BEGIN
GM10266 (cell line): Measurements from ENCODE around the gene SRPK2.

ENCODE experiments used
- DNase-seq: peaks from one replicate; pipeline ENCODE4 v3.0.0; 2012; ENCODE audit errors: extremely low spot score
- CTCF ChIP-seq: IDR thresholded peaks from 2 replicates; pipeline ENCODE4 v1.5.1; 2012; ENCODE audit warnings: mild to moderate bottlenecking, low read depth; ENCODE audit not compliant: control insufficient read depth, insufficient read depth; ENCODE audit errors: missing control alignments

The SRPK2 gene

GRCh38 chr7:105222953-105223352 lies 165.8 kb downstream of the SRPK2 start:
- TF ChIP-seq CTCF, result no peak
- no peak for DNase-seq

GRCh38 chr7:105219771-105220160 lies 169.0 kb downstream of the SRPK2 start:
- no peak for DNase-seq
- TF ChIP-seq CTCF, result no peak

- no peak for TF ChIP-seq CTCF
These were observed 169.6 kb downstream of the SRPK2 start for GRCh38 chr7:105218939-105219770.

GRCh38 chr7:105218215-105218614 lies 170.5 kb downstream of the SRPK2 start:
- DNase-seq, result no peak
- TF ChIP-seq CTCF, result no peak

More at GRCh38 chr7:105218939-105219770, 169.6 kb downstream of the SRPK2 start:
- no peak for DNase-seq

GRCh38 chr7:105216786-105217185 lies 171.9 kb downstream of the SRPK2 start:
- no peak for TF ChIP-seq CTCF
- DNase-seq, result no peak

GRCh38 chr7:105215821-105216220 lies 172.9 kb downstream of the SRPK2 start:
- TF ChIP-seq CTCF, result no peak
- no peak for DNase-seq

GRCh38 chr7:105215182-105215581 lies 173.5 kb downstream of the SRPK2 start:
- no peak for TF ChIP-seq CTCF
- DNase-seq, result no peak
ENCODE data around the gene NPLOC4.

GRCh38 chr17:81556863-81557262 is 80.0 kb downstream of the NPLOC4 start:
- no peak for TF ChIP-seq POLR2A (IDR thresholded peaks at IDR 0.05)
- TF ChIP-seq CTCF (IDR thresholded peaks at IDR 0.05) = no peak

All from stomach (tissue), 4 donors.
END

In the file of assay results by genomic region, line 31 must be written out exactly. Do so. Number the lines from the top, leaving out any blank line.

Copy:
- TF ChIP-seq CTCF (IDR thresholded peaks at IDR 0.05) = no peak